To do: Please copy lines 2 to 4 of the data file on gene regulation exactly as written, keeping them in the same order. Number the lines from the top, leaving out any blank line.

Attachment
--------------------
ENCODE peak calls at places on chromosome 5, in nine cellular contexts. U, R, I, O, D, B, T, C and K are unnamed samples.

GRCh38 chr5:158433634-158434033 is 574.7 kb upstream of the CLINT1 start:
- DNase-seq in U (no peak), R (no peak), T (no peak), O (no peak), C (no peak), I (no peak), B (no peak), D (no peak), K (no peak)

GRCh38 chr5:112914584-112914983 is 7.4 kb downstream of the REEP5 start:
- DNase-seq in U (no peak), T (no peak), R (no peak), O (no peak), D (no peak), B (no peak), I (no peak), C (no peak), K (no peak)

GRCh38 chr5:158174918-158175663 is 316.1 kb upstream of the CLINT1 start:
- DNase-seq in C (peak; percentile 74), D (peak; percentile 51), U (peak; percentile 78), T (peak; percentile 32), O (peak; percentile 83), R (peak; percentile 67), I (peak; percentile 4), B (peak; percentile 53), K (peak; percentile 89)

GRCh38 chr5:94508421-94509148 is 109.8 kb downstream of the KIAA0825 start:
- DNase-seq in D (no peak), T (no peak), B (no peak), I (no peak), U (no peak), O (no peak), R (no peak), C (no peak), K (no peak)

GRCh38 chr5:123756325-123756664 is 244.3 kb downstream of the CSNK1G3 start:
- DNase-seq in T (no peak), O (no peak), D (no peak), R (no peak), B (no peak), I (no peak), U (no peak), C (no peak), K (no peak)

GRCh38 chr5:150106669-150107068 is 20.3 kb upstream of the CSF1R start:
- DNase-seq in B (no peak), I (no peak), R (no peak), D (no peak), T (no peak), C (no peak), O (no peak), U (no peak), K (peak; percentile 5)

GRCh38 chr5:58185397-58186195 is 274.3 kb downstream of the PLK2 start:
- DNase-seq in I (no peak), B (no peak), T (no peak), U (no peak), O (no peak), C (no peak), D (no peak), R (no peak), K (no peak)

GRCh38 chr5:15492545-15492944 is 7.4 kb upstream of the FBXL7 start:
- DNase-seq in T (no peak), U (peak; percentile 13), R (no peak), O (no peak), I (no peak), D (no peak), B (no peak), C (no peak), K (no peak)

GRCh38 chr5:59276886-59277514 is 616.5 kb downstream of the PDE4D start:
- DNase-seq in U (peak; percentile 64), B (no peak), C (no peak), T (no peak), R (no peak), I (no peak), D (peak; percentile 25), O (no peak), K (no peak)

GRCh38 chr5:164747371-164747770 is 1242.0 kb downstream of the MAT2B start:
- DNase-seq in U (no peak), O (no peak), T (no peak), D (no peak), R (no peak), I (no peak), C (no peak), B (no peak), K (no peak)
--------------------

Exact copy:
GRCh38 chr5:158433634-158434033 is 574.7 kb upstream of the CLINT1 start:
- DNase-seq in U (no peak), R (no peak), T (no peak), O (no peak), C (no peak), I (no peak), B (no peak), D (no peak), K (no peak)

GRCh38 chr5:112914584-112914983 is 7.4 kb downstream of the REEP5 start: